I personally thrive from not having a fixed routine and instead having a well thought out plan with logistics set well in advance. Some mornings I’m up and at the gym by 6am, some evenings responding to emails well after midnight, some days doing both. I prioritize physical activity, hydration, sleep, and food choices as fuel for the fire with the goal to keep the tank running on high… when one collapses the others tend to tank as well.
Tips from me:
1) If something will take less than 2 minutes to do it, just do it, including guarding your inbox and responding promptly or even the task of bleaching the bathroom floor
2) Take an extra 2 minutes during each shower to stretch, the extra oxygen and flexibility in the warmth plus the zen moment is worth it
3) Schedule personal time daily – a workout, meeting friends for a drink, taking a longer dog walk, go see a show, hike a mountain etc. Plan in play time and don’t cancel – presence is the present
How do you generate new ideas to stay relevant on the market? Is it important to innovate in your space?
Most of my brainstorming has been with friends from the gym and networking events. Ideas roll off the cuff, I stew on them and then add them in to the priority lists. Using the hook of meeting people in the gym creates a level of interest in both of our lives and ultimately a sense of community. People want to get involved and love sharing their fitness habits and ideas. It is hugely important to innovate and meet consumers where and how they want to engage with technology. I have been watching how other industries affect consumer transition to making purchases and try to leverage how that can affect fitness, specifically online purchases and reservations within food and transportation.
Was it difficult get capital/investors? Has anyone underestimated you as a female entrepreneur? If yes, how did you handle it?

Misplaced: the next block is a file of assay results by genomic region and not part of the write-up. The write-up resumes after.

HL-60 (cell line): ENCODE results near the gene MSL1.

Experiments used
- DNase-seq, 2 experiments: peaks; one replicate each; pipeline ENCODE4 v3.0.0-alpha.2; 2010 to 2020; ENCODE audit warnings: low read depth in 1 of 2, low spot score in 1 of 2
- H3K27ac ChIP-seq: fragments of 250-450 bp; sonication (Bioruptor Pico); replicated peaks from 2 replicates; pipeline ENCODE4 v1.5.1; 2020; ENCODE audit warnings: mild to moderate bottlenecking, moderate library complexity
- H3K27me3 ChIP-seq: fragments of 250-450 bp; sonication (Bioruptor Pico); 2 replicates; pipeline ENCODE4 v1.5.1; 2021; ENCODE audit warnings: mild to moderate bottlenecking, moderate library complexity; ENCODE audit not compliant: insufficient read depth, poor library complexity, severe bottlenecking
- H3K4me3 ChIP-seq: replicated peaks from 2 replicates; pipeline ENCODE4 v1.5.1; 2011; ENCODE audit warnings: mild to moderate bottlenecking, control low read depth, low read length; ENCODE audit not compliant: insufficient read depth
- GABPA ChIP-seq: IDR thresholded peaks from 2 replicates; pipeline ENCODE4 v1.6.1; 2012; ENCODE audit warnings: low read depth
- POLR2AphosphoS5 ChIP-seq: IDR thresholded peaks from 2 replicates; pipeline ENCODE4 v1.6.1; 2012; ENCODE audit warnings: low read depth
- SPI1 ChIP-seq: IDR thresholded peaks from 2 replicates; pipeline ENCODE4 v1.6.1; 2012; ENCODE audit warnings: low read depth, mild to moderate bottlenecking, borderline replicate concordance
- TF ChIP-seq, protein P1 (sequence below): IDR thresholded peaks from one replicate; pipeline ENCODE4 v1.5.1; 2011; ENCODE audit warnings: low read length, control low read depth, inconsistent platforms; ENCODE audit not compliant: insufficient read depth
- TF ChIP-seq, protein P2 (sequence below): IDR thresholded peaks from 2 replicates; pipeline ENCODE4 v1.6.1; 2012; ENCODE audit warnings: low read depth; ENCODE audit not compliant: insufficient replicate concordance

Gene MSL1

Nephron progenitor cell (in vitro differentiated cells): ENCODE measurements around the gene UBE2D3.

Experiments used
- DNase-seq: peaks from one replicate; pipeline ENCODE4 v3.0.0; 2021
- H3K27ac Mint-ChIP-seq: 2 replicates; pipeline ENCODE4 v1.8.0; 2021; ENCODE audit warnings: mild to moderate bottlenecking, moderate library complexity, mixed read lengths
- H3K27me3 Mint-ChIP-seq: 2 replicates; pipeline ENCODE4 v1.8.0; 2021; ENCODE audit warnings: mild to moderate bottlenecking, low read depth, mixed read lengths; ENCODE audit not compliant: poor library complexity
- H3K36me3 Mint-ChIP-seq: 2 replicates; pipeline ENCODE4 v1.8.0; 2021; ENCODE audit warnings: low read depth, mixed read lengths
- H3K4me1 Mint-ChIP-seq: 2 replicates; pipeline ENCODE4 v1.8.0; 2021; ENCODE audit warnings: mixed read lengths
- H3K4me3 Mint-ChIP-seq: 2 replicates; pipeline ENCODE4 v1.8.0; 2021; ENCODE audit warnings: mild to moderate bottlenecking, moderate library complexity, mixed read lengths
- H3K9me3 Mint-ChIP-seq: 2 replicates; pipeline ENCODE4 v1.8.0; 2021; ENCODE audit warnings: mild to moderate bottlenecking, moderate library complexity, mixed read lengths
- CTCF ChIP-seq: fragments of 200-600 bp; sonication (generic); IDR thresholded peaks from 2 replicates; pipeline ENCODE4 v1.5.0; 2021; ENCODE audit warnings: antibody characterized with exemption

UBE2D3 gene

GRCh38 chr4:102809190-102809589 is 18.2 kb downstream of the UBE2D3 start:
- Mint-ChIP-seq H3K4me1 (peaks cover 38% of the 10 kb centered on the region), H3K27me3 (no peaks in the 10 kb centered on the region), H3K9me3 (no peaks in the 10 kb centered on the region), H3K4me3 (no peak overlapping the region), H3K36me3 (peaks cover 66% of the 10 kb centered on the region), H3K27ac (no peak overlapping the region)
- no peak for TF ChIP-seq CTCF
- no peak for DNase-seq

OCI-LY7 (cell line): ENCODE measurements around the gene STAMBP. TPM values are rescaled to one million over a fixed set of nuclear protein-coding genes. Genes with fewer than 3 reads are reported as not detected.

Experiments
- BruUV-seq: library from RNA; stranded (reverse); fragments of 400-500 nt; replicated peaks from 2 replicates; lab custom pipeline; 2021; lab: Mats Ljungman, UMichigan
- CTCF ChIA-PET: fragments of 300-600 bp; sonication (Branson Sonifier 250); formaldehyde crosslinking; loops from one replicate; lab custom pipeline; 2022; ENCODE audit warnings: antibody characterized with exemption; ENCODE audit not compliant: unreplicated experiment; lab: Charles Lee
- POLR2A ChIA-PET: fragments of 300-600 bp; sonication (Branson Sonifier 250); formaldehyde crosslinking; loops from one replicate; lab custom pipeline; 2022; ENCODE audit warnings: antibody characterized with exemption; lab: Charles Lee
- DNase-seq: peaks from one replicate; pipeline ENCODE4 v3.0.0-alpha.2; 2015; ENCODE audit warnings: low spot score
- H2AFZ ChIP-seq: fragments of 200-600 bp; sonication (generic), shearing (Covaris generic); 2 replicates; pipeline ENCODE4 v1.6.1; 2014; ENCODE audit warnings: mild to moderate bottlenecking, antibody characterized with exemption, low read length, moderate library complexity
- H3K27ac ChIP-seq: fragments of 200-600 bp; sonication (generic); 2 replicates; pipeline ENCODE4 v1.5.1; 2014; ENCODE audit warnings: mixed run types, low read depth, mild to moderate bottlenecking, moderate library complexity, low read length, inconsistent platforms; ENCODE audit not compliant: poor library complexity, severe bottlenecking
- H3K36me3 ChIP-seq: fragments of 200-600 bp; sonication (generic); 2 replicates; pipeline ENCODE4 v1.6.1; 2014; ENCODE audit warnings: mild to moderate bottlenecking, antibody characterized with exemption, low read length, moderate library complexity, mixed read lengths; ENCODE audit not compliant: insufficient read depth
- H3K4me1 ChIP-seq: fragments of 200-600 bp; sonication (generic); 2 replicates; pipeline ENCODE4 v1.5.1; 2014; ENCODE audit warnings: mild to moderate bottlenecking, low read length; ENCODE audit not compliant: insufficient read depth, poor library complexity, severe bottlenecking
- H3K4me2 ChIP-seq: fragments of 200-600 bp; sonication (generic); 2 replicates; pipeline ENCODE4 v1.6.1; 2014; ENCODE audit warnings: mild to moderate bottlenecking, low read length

Startups in general are underestimated. To be successful there needs to be passion and drive beyond the everyday and you have to meet the daily startup challenges with positivity. Until this venture I never considered myself to be lesser or saw direct implications of gender diversity issues. As a sales woman I was often a better candidate, never thought I was underpaid or objectified differently, but perhaps that was because I was in an industry that has many powerful female leaders and my direct bosses and bosses’ bosses were all female. In technology and raising capital it is a different feeling all together. There are far less women in every room and powerful voices don’t tend to always be rewarded. Being an entrepreneur and raising capital is a lot like dating, there are quite a lot of toads out there and we are all looking for true love. I’ve found that I must do a better job at touting my experience and why I am going to be the best person to build this business. I am a pretty blunt straight shooter and meet people at their own energy so when a conversation doesn’t feel right, I try to push it off to a follow up conversation that will never happen or throw a quick retort back to any commentary that may have crossed a line which usually is received very well.
What is one thing you find to be true that most people would disagree with?
Active meditation – perhaps it’s because of the community and industry I am in, but the value and importance people put on meditation and its potential benefits lately is vast. While I applaud anyone and everyone who has found personal growth from meditation, I find that my meditative state is while physically active. The goal of calm, focus, and awareness for me is true during and after I physically exert myself. Usually not able to be fully achieved within a group fitness class or something that I need to follow along to but rather being on a Stairmaster or cardio machine and able to just be present. Active meditation… it’ll be trendy one day!